Some of you may have already cast your ballot in the upcoming election. We are told that well over ten million of our fellow citizens have already voted. However, many of you, like me, will be waiting to vote until much closer to the election. Here are a few resources and thoughts you may wish to consider before casting your vote.
The Pew Research Center has identified the top ten issues Americans are considering as the economy, health care, Supreme Court appointments, the coronavirus outbreak, violent crime, foreign policy, gun policy, race and ethnic inequality, climate change, and abortion. Pew polling also identifies how Americans in the two parties feel about the relative importance of these issues and which party or candidate they feel would best handle the issue. This could be a helpful starting place for you as you prayerfully consider which issues are the most important to you.
Christians often have additional concerns like religious liberty and a much deeper interest in the details of policies impacting the sanctity of life that they want to factor into their decision-making process. Voter guides like these offered by the Family Research Council and their analysis of the party platforms may help you discern more clearly details of particular interest. Those of us who share deep concern over the abortion issue may be heartened by nomination to the Supreme Court of Amy Coney Barrett. However, even if her nomination is confirmed by the Senate, we should not rest easy. Even an overturn of Roe v. Wade would still leave much legislative work to be done to protect life in the womb.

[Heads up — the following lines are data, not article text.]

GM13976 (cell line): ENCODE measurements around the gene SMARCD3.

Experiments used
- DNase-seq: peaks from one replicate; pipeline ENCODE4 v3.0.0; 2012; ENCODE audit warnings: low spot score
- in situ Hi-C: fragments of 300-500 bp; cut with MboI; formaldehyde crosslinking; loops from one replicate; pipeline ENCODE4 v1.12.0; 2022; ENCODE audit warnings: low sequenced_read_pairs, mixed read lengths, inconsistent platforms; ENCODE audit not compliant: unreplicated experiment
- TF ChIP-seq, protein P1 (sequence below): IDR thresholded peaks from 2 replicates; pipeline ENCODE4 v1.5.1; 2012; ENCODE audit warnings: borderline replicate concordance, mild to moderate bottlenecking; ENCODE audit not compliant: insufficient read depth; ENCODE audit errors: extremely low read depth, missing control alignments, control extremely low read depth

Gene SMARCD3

In a typical election, analysis of these matters would probably be enough to cast your vote wisely. However, in this election year there seem to be at least two other important concerns in play. The death of George Floyd at the hands of the Minneapolis police department and the coronavirus have called into question two fundamental principles that many Americans may have thought were settled.
The first of these is our perspective on racism. Over the past sixty years most Americans have come to believe that racism is clearly wrong and support Martin Luther King Jr.’s dream that individuals, “will not be judged by the color of their skin, but by the content of their character.” This principle is now being challenged by those who feel that race and gender define each of us to a greater degree than our personal choices. Those who believe this frequently feel that our founding documents and institutions of government, law enforcement, education, and commerce are all seriously flawed by systemic racism and must be radically changed.